The Spell of the Sorcerer's Skull

Professor Childermass has disappeared. And Johnny Dixon can find few clues: a haunted dollhouse and a lighted, menacing jack-o'-lantern. The dollhouse is a miniature replica of a room in the Childermass family home -- the same room where the professor's granduncle Lucius died in a very bizarre way. When Johnny takes a tiny skull from the dollhouse, demonic forces are unleashed -- forces that capture the professor and lead Johnny and his friends Fergie and Father Higgins on a harrowing chase to the deserted islands of Maine. There, waiting for them, is something far more terrifying than they could have imagined.

About the Book

This is the third book in the Johnny Dixon series.

This book is the only direct prequel of the continuing book, resuming the Windrow saga in The Revenge of the Wizard's Ghost.

Christopher Marlowe
The great reckoning of Christopher Marlowe.

Fitzwilliam Inn
There's a lot of history to learn whilst visiting the Fitzwilliam Inn.

Willard Clock
It's time to learn about those Willard Bros. and their clocks.


Johnny Dixon
Byron "Fergie" Ferguson
Thomas Higgins
Roderick Childermass


Warren Windrow


Duston Heights, Massachussets
Fitzwilliam, New Hampshire
Vinalhaven, Maine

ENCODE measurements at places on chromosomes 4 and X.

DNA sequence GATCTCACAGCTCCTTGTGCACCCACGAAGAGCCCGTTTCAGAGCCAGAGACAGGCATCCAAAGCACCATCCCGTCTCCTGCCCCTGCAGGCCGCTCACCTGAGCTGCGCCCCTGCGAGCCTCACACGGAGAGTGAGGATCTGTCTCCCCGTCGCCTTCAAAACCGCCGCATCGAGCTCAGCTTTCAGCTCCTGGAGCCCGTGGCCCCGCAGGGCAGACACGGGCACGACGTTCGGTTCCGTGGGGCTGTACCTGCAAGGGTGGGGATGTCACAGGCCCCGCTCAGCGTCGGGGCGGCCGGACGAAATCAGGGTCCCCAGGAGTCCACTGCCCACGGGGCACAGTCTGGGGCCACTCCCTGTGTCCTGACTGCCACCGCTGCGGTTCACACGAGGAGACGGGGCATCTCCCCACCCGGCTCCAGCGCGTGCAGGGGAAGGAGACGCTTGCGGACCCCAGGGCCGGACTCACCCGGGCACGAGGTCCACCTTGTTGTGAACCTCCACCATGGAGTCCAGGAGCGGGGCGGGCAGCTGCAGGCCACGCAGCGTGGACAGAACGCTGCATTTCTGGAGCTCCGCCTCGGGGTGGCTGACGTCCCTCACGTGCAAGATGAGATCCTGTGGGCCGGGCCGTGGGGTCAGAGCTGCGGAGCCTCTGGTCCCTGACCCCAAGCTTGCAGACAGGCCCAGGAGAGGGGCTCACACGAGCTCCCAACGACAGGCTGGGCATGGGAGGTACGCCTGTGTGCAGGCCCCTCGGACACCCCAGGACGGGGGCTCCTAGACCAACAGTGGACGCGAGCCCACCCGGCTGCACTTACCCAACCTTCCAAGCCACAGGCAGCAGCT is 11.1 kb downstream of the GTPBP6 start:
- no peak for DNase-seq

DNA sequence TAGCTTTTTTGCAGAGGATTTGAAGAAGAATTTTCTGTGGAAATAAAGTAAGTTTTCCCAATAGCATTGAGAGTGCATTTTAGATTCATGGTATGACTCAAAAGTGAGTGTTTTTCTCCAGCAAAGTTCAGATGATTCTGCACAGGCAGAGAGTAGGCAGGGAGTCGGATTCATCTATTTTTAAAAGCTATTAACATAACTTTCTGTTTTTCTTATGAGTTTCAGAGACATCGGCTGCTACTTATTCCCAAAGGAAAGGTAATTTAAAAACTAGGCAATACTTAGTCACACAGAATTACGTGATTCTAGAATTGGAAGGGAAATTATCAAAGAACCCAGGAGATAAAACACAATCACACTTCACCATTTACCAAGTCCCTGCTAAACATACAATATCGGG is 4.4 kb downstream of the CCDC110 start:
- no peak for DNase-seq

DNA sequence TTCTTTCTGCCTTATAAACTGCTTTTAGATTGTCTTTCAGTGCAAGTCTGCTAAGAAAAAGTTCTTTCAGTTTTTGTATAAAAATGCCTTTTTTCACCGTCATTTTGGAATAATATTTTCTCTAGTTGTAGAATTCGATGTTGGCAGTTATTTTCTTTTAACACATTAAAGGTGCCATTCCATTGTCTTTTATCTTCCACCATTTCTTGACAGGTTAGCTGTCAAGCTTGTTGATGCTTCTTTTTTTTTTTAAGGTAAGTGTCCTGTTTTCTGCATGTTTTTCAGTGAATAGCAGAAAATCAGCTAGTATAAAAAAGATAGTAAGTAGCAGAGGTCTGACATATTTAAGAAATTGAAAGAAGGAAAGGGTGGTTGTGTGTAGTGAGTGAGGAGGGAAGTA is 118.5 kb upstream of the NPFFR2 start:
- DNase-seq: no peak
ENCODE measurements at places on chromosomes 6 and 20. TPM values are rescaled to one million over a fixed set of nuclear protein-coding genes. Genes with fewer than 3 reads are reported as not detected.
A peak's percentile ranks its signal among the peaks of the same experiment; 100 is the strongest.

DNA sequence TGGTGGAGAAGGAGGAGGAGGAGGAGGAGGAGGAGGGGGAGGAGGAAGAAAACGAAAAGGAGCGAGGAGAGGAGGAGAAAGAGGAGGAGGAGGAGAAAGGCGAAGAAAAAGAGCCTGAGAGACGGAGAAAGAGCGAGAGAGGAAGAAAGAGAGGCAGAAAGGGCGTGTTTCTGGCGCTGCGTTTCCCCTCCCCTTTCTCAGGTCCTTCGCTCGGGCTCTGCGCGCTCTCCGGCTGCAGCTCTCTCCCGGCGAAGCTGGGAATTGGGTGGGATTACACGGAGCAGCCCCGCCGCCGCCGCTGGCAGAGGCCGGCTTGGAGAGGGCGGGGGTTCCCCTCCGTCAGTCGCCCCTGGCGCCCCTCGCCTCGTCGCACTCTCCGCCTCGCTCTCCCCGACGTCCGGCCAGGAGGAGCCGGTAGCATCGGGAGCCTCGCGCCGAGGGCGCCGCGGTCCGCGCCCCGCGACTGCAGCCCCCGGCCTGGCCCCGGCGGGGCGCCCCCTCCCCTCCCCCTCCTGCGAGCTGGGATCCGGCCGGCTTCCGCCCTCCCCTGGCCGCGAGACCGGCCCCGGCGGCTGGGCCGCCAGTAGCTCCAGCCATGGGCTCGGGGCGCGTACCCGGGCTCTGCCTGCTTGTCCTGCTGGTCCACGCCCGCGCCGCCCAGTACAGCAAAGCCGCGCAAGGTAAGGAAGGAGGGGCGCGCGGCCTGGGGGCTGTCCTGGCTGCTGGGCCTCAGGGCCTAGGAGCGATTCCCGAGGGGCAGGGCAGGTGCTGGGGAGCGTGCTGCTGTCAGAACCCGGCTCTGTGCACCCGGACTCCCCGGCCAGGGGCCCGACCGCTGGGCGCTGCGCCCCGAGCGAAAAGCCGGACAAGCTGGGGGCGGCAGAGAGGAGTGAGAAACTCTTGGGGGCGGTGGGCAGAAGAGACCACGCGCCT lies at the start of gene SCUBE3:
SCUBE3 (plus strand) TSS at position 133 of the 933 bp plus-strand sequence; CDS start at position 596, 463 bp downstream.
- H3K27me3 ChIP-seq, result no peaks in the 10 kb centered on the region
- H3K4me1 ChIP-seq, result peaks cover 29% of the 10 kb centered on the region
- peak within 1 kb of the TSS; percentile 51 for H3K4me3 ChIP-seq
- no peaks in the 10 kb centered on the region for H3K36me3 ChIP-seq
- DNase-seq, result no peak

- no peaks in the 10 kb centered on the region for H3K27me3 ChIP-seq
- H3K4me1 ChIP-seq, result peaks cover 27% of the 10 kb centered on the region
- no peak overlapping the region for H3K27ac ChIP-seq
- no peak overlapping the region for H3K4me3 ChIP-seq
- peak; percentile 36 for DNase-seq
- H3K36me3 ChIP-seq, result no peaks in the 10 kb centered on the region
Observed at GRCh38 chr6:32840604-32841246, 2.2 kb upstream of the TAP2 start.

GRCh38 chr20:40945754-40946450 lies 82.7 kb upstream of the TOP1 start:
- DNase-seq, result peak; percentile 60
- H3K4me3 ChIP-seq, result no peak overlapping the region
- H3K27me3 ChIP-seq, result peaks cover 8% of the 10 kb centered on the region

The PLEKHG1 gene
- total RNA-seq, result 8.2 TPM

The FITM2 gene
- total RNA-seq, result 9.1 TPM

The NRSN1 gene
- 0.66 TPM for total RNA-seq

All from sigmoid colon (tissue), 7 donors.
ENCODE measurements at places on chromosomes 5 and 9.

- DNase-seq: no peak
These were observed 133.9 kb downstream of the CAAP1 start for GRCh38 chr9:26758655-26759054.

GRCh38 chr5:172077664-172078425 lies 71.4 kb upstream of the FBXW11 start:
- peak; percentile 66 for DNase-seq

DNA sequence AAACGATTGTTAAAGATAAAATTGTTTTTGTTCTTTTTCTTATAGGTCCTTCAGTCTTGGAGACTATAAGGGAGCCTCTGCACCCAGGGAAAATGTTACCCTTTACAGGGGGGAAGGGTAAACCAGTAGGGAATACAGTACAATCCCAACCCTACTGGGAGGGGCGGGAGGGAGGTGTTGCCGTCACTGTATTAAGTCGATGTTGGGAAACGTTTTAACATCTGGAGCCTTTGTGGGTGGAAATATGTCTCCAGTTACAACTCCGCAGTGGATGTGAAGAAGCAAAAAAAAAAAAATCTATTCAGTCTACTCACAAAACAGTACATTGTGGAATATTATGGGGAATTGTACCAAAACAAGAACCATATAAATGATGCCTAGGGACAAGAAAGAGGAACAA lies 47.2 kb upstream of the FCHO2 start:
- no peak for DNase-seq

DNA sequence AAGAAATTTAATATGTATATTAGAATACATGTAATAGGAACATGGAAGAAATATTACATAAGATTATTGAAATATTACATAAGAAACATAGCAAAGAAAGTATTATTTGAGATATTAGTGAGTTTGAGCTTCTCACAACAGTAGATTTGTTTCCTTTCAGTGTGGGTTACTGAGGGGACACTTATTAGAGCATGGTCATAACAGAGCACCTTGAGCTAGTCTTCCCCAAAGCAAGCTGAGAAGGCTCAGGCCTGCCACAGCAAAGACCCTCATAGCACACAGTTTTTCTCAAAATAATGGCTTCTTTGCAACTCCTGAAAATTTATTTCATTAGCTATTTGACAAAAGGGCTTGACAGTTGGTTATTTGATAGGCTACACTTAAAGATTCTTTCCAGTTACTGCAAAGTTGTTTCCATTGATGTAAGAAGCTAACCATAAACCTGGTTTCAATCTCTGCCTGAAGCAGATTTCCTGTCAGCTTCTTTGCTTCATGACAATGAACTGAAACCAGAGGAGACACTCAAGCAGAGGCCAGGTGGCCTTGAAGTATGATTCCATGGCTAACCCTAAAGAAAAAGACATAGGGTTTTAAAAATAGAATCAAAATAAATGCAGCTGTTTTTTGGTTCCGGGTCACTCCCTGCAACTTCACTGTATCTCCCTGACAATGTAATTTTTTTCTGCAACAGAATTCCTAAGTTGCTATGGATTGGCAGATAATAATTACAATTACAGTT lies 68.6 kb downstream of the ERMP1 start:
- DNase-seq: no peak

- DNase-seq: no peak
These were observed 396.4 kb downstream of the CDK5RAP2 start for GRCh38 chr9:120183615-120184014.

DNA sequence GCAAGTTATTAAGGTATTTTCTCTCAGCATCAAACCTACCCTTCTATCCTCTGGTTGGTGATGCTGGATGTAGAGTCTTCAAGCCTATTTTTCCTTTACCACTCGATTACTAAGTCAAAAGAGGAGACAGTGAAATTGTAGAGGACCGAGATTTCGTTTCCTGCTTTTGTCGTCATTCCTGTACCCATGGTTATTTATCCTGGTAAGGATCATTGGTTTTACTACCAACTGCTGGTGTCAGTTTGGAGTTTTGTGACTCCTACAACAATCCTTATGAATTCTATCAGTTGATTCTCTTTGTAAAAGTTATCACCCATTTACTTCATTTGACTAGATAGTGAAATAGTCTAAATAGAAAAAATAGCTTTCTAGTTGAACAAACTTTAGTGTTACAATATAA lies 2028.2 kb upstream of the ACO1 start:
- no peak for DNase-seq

Tiny skull
Jack-o'-lantern projection
Book of black magic
Silver crucifix with splinters of the True Cross

But he had also gone out for another reason. He had decided to do something about the tiny skull that he had stolen from the Childermass clock. All during the car trip Johnny had been haunted by the weird feeling that he had gotten when he saw the skull on Fergie's jacket. And he had finally decided that the skull was an evil thing, and that he'd better get rid of it. Earlier, he had made up a reason to borrow Father Higgin's car keys. He had opened the trunk of the Olds and dug out the watchcase with the skull inside it. Now the case was in the pocket of Johnny's raincoat. He could feel it pressing against his leg. But the time for action had come. After a quick look around, Johnny plunged his hand into the pocket. He pulled out the case and flipped it over the side. The boat's motor was roaring so loud that he did not even hear the splash.

Johnny heaved a sigh of relief. That was over with, anyway! It was possible, of course, that he had thrown away a good-luck charm, but...

A sound interrupted Johnny's thoughts -- a clashing, banging noise. Johnny peered around through the gathering darkness, and then he saw it: The door on the empty cabin had come open, and it was hitting against the cabin's metal wall as the ship rolled, making a nerve-racking noise. Quickly he padded across the deck and grabbed the steel door handle. He was about to slam the door shut when he peered into the lighted cabin.

There was somebody . . . no, rather, it seemed to be something . . . sitting in one of those seats. It looked like a scarecrow. Its back was to Johnny, so he couldn't tell if it had a face, but it was wearing an odd sort of carroty red wig, and it was dressed in some sort of white coarse shirt. Johnny was puzzled. Why on earth would anyone bring a scarecrow onto a ferryboat? And just then, while he stood there wondering, the ship rolled gently, and the scarecrow lurched to one side. Johnny looked down, and he saw the scarecrow's foot sticking out into the aisle.

It was a skeleton foot. A cluster of white bones.